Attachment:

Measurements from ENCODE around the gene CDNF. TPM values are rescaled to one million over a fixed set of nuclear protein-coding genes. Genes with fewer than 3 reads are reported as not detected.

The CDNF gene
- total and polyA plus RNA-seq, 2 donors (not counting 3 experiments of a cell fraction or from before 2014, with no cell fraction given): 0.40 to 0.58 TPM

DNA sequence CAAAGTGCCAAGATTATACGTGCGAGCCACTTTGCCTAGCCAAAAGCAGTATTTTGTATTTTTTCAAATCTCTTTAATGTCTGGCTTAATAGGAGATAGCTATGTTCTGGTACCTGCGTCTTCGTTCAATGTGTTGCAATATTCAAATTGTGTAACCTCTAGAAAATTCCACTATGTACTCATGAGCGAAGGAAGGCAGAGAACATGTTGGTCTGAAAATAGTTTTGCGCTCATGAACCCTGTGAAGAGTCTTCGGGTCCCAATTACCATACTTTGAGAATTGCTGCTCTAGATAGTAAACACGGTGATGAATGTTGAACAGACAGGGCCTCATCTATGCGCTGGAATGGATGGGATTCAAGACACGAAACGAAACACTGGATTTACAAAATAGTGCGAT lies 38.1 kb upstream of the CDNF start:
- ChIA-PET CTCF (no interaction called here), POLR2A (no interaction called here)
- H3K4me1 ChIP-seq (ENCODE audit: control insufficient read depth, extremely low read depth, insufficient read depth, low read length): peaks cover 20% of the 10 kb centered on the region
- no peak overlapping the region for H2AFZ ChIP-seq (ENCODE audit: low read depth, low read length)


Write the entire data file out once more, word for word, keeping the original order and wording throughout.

Measurements from ENCODE around the gene CDNF. TPM values are rescaled to one million over a fixed set of nuclear protein-coding genes. Genes with fewer than 3 reads are reported as not detected.

The CDNF gene
- total and polyA plus RNA-seq, 2 donors (not counting 3 experiments of a cell fraction or from before 2014, with no cell fraction given): 0.40 to 0.58 TPM

DNA sequence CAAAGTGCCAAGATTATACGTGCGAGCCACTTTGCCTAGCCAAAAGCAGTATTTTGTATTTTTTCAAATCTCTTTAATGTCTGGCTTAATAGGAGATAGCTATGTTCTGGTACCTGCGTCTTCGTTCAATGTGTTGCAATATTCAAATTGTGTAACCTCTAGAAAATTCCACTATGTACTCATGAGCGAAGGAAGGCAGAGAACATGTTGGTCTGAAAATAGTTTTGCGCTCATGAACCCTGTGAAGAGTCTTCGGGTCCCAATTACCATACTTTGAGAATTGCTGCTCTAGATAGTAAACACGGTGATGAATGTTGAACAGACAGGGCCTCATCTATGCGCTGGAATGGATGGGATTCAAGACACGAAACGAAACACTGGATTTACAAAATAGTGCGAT lies 38.1 kb upstream of the CDNF start:
- ChIA-PET CTCF (no interaction called here), POLR2A (no interaction called here)
- H3K4me1 ChIP-seq (ENCODE audit: control insufficient read depth, extremely low read depth, insufficient read depth, low read length): peaks cover 20% of the 10 kb centered on the region
- no peak overlapping the region for H2AFZ ChIP-seq (ENCODE audit: low read depth, low read length)